I mean, really.

Here are some things fixed on my car recently:

New tyres set on the old rims
New heater plugs (diesel engine)
oil change
new clutch
new gear-stick mechanism
brush and bearing replacement in the generator
new brake pads
new brake lights
new brake pedal light switch
new front light

I mean, seriously, there's TONS of literature available on this, for every single model of car, and the internet has a WEALTH of resources.

What I don't get is why people would rather PAY for stuff they can do themselves for FREE?


Maybe it's because people actually pay money to have a system where they only have to interface with the parts they're comfortable dealing with?

I don't WANT to know about all that stuff under the hood of my car. I don't care, and I don't have the time or energy to deal with a bunch of info and learn a whole new set of skills and tools. I just want to drive it and get on with my life.


How this is anything but completely obvious I don't understand.
     
besson3c  (op)
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Jun 4, 2006, 07:17 PM
 
Originally Posted by Chuckit
Users are not comfortable with a command-line and compilers. That's what you were suggesting as an alternative to normal apps, right?
Maybe, maybe not...

There is a whole world of Unix apps and Unix tools, and the Unix way of doing things... Some of these apps have binaries available. Some are X11 apps. Some are faceless CLI only apps. There are many GUI tools for these same faceless CLI only apps available under X11. There is a lot of stuff out there.

However, again, and I hope this sinks in this time to all of you: I'm not talking about ordinary, average Mac users. To a systems administrator, if saving lots of time and effort and making life easier for everybody meant taking the time to install XCode and compiling the app - big deal? Really, as long as the app compiles cleanly, this can be done in a few simple memorizable steps.

Now, again, I'm not saying that this is within the reach of ordinary average Mac users, just to make myself clear.


It seems more likely that you disagree with the general Mac mentality than that I was totally going to agree with you, but then I saw other people thought something else and I was compelled by the power of MacNN to say what they were saying.
Not sure what you're saying here?
     
besson3c  (op)
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Jun 4, 2006, 07:20 PM
 
Originally Posted by analogika
This thread is idiotic.

Why do people pay mechanics to fix their cars, when all it takes is a little getting used to tinkering inside the engine compartment?

I mean, really.

Here are some things fixed on my car recently:

New tyres set on the old rims
New heater plugs (diesel engine)
oil change
new clutch
new gear-stick mechanism
brush and bearing replacement in the generator
new brake pads
new brake lights
new brake pedal light switch
new front light

I mean, seriously, there's TONS of literature available on this, for every single model of car, and the internet has a WEALTH of resources.

What I don't get is why people would rather PAY for stuff they can do themselves for FREE?


Maybe it's because people actually pay money to have a system where they only have to interface with the parts they're comfortable dealing with?

I don't WANT to know about all that stuff under the hood of my car. I don't care, and I don't have the time or energy to deal with a bunch of info and learn a whole new set of skills and tools. I just want to drive it and get on with my life.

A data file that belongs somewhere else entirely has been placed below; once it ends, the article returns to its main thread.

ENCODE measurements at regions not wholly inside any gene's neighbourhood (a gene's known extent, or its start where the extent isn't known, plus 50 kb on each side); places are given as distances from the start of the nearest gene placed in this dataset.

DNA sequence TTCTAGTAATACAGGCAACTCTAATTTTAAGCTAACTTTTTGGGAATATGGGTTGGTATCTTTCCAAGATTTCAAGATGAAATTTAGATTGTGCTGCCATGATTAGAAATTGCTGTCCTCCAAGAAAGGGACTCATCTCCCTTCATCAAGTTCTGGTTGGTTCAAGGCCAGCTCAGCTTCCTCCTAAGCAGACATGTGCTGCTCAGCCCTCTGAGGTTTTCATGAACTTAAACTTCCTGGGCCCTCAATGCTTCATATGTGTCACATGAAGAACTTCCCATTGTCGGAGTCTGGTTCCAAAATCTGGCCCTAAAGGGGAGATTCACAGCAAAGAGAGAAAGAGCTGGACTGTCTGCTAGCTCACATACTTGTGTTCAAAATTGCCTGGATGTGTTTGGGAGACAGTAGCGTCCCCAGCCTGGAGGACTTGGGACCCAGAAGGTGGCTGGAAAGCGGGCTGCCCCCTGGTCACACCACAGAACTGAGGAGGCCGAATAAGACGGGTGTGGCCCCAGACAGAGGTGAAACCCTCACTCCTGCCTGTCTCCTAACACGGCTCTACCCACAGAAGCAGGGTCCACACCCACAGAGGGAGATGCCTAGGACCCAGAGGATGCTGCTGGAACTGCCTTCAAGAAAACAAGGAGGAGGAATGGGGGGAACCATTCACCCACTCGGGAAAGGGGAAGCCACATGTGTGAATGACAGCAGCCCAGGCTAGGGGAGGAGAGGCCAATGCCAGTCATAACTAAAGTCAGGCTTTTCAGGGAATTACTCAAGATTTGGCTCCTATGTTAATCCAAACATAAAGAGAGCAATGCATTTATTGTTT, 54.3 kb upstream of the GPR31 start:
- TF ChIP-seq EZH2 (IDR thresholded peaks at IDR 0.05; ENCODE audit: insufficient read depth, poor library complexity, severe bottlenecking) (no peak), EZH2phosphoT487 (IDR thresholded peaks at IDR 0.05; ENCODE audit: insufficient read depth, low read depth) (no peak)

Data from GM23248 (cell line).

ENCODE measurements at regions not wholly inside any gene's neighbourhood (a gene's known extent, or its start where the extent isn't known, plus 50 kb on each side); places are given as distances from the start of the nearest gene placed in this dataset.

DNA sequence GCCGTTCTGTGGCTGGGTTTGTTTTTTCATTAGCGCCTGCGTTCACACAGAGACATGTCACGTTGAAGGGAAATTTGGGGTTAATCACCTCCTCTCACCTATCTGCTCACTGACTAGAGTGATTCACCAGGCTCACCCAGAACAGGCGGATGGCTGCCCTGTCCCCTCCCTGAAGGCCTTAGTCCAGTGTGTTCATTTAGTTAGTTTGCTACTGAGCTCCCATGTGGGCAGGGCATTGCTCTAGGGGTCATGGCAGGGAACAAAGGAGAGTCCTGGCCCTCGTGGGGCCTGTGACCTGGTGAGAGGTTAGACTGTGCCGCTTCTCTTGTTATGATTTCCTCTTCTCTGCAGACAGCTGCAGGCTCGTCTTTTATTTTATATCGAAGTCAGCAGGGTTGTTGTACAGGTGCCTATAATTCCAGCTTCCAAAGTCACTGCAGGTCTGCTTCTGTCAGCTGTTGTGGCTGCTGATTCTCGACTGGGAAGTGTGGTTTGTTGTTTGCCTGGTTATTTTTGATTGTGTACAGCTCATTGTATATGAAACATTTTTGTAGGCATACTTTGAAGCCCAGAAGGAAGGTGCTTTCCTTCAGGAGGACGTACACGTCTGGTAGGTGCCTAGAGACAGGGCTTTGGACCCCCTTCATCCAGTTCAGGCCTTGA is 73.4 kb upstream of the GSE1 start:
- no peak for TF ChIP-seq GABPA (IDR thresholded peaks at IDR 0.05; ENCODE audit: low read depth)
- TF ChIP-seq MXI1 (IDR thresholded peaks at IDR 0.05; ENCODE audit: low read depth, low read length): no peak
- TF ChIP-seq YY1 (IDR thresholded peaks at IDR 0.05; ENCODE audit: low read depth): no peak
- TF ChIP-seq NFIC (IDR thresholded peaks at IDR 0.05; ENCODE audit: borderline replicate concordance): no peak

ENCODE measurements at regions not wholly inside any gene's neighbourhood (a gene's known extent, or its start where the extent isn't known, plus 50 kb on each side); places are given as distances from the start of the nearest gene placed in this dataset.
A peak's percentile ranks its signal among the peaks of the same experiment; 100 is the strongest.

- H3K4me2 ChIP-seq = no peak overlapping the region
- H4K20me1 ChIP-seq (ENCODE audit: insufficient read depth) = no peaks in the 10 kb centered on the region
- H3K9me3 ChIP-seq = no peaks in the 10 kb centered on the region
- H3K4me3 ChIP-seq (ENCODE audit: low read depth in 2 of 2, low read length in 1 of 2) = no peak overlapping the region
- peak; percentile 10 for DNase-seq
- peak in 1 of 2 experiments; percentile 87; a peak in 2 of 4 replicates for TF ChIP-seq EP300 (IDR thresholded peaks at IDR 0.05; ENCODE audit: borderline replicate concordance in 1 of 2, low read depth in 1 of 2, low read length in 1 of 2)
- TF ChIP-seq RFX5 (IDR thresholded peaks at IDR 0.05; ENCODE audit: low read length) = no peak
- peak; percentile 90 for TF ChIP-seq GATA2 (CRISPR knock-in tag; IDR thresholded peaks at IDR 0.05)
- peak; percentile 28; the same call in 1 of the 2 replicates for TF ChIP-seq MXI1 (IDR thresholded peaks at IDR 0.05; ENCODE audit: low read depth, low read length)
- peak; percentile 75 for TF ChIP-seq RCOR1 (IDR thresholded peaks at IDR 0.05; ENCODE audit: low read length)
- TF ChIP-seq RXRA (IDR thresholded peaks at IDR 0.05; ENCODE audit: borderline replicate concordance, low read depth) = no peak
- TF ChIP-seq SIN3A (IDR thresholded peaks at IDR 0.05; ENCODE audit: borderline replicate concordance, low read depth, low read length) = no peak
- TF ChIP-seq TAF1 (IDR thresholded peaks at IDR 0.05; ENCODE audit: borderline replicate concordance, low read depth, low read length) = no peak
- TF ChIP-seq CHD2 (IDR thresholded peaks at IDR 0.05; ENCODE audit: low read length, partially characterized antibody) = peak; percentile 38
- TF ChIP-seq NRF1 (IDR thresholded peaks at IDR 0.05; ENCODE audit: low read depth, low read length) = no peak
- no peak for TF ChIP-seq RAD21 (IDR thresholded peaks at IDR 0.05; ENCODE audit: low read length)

How this is anything but completely obvious I don't understand.

I'm glad you are so quick to judge this thread, this really adds... I would vote that many other threads we've had are more idiotic than this, but I guess you are more interested in talking about something else, cool. Nobody was forcing you to post here.

Some people do learn about their cars in order to do those tasks (I'm not one of those people). Like you said, most people pay for the convenience of having somebody else they trust do this for them. But what if there are no competent mechanics around, and the options just don't look very good?

If you've worked on computers long enough, you'll know that there is a lot of bullshit software out there that does not do what is advertised, and sometimes no other options exist, or sometimes the options are too expensive, lacking ability, etc.

How is this so hard to understand?
     
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Jun 4, 2006, 07:21 PM
 
Are you really sure that the majority of sysadmins don't use command-line tools or Unix programs?

The first post sounded like it was talking about normal users, but now apparently sysadmins can't use wget? That's kind of news to me.
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goMac
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Jun 4, 2006, 07:24 PM
 
Originally Posted by besson3c
Maybe, maybe not...

There is a whole world of Unix apps and Unix tools, and the Unix way of doing things... Some of these apps have binaries available. Some are X11 apps. Some are faceless CLI only apps. There are many GUI tools for these same faceless CLI only apps available under X11. There is a lot of stuff out there.

However, again, and I hope this sinks in this time to all of you: I'm not talking about ordinary, average Mac users. To a systems administrator, if saving lots of time and effort and making life easier for everybody meant taking the time to install XCode and compiling the app - big deal? Really, as long as the app compiles cleanly, this can be done in a few simple memorizable steps.

Now, again, I'm not saying that this is within the reach of ordinary average Mac users, just to make myself clear.
As a system administrator, I don't want to spend my time compiling something and getting it to work. This is why I'm a Mac admin. Things just work. If there isn't a binary available, sure, I'll compile the app, but otherwise I'm not messing with source or the command line.

This is coming from someone who codes as part of his sys admin job.
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TETENAL
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Jun 4, 2006, 07:25 PM
 
In the first post he was talking about regular users. System administrators are not "hunting for shareware".